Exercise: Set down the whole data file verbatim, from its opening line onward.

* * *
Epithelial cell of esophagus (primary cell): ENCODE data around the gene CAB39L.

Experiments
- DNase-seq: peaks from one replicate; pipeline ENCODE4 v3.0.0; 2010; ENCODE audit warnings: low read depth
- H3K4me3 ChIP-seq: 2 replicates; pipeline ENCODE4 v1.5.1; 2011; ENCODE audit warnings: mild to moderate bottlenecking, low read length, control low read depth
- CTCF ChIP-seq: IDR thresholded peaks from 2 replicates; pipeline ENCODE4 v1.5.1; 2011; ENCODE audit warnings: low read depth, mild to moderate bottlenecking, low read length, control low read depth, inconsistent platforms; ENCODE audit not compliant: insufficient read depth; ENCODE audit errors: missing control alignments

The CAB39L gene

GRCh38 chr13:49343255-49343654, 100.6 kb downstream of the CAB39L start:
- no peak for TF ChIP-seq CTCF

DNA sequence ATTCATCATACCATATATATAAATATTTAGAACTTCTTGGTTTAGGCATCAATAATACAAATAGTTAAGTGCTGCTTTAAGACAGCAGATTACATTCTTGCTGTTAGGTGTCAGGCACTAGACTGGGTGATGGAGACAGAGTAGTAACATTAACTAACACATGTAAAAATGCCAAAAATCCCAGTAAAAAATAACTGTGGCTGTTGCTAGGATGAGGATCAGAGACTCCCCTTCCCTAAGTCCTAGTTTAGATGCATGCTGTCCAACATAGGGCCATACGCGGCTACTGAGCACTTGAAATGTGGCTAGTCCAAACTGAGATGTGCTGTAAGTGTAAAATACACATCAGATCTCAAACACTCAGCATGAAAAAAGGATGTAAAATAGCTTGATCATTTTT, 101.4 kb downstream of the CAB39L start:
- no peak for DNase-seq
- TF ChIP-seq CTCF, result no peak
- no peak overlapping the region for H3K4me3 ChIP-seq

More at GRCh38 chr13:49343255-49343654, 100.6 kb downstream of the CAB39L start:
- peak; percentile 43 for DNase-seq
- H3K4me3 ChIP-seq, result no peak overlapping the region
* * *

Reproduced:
Epithelial cell of esophagus (primary cell): ENCODE data around the gene CAB39L.

Experiments
- DNase-seq: peaks from one replicate; pipeline ENCODE4 v3.0.0; 2010; ENCODE audit warnings: low read depth
- H3K4me3 ChIP-seq: 2 replicates; pipeline ENCODE4 v1.5.1; 2011; ENCODE audit warnings: mild to moderate bottlenecking, low read length, control low read depth
- CTCF ChIP-seq: IDR thresholded peaks from 2 replicates; pipeline ENCODE4 v1.5.1; 2011; ENCODE audit warnings: low read depth, mild to moderate bottlenecking, low read length, control low read depth, inconsistent platforms; ENCODE audit not compliant: insufficient read depth; ENCODE audit errors: missing control alignments

The CAB39L gene

GRCh38 chr13:49343255-49343654, 100.6 kb downstream of the CAB39L start:
- no peak for TF ChIP-seq CTCF

DNA sequence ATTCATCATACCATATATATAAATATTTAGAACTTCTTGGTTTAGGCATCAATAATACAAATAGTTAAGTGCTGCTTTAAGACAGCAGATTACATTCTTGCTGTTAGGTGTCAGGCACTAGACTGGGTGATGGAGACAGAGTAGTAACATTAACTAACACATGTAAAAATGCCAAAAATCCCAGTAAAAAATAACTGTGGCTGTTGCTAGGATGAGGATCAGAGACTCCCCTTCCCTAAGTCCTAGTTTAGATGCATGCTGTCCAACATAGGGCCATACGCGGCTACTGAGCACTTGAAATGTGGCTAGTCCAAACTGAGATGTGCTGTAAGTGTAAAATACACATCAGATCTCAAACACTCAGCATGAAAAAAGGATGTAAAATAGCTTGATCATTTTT, 101.4 kb downstream of the CAB39L start:
- no peak for DNase-seq
- TF ChIP-seq CTCF, result no peak
- no peak overlapping the region for H3K4me3 ChIP-seq

More at GRCh38 chr13:49343255-49343654, 100.6 kb downstream of the CAB39L start:
- peak; percentile 43 for DNase-seq
- H3K4me3 ChIP-seq, result no peak overlapping the region